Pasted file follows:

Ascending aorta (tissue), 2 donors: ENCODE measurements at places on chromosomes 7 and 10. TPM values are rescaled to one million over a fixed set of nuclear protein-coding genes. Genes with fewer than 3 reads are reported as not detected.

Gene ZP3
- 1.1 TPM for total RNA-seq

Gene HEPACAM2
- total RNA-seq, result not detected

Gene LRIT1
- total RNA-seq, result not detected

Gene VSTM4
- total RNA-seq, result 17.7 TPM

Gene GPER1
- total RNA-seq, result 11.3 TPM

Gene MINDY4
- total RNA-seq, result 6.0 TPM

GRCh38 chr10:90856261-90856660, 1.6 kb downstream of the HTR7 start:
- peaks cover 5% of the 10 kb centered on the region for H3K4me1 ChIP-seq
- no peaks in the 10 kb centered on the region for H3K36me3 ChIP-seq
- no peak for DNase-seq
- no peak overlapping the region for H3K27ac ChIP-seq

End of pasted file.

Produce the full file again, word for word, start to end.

Ascending aorta (tissue), 2 donors: ENCODE measurements at places on chromosomes 7 and 10. TPM values are rescaled to one million over a fixed set of nuclear protein-coding genes. Genes with fewer than 3 reads are reported as not detected.

Gene ZP3
- 1.1 TPM for total RNA-seq

Gene HEPACAM2
- total RNA-seq, result not detected

Gene LRIT1
- total RNA-seq, result not detected

Gene VSTM4
- total RNA-seq, result 17.7 TPM

Gene GPER1
- total RNA-seq, result 11.3 TPM

Gene MINDY4
- total RNA-seq, result 6.0 TPM

GRCh38 chr10:90856261-90856660, 1.6 kb downstream of the HTR7 start:
- peaks cover 5% of the 10 kb centered on the region for H3K4me1 ChIP-seq
- no peaks in the 10 kb centered on the region for H3K36me3 ChIP-seq
- no peak for DNase-seq
- no peak overlapping the region for H3K27ac ChIP-seq